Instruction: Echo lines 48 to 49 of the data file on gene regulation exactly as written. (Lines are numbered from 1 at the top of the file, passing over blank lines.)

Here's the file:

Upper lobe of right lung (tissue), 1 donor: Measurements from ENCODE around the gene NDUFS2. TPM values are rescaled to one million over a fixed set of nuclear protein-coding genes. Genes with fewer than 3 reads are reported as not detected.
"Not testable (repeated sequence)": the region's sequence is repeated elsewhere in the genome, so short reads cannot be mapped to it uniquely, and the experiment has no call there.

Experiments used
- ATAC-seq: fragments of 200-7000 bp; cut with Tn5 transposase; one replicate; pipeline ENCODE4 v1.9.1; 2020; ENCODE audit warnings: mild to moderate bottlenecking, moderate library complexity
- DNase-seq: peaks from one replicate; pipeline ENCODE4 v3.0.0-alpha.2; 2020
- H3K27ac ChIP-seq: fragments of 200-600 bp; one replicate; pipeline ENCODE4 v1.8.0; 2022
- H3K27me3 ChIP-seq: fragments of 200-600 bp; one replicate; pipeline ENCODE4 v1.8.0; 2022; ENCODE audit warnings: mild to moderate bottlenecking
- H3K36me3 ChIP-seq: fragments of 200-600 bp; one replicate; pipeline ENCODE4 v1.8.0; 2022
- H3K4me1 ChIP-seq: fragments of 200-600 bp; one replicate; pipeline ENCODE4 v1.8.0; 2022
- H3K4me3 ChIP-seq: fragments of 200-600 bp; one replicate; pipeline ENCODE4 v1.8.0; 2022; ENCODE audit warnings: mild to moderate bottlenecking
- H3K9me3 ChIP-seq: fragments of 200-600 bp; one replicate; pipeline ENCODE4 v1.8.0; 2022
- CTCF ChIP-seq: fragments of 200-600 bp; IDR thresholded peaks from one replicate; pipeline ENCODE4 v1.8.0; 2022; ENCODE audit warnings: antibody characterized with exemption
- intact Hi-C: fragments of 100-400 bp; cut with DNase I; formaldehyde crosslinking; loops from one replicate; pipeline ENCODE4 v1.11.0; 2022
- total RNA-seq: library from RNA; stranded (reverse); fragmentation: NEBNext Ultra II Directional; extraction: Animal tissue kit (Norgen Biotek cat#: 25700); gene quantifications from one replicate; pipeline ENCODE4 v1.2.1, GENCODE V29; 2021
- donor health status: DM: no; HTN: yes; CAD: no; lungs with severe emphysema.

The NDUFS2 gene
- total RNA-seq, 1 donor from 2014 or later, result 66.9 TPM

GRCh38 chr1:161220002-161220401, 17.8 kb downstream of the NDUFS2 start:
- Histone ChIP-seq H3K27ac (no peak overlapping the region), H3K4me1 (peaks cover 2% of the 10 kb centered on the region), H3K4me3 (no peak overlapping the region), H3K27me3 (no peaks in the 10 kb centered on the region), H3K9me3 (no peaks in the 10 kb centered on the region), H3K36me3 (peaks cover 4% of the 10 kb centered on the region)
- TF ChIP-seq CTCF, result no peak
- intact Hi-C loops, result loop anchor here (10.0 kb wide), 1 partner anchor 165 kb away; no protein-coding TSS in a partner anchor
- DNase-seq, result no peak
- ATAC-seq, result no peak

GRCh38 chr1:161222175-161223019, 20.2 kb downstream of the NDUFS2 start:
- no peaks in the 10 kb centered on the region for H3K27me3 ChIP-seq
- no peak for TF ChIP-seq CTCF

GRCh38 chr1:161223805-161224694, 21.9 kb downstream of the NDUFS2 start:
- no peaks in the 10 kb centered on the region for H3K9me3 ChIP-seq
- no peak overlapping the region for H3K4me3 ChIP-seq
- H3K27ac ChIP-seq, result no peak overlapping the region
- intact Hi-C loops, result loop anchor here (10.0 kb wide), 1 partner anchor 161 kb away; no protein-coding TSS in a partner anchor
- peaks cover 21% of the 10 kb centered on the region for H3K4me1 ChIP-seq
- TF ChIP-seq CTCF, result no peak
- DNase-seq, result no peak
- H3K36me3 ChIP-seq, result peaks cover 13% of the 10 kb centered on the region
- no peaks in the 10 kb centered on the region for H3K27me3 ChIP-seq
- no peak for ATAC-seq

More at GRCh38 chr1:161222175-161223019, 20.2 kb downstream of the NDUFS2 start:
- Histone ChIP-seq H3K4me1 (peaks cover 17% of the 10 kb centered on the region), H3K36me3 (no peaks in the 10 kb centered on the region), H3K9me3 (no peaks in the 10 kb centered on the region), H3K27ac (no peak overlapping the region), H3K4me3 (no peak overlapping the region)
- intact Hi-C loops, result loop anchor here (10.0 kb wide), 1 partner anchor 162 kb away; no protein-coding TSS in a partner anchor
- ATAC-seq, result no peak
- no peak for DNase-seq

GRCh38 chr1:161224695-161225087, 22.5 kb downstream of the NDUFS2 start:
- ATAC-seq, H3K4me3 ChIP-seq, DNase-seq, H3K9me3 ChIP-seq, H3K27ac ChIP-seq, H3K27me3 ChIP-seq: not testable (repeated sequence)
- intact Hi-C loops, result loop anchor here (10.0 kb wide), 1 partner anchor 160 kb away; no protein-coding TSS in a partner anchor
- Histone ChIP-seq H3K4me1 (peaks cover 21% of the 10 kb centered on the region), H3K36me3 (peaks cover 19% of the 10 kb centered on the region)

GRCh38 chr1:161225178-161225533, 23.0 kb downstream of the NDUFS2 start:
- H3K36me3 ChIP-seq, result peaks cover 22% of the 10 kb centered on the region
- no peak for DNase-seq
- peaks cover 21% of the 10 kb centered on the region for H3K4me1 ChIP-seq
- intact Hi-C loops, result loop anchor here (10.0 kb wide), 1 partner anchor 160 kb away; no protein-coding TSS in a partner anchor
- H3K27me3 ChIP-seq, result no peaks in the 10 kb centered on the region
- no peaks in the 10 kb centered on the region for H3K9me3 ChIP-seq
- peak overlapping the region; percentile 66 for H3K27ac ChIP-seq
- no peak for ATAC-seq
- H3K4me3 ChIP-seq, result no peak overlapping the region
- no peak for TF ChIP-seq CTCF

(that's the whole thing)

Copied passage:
- H3K36me3 ChIP-seq, result peaks cover 22% of the 10 kb centered on the region
- no peak for DNase-seq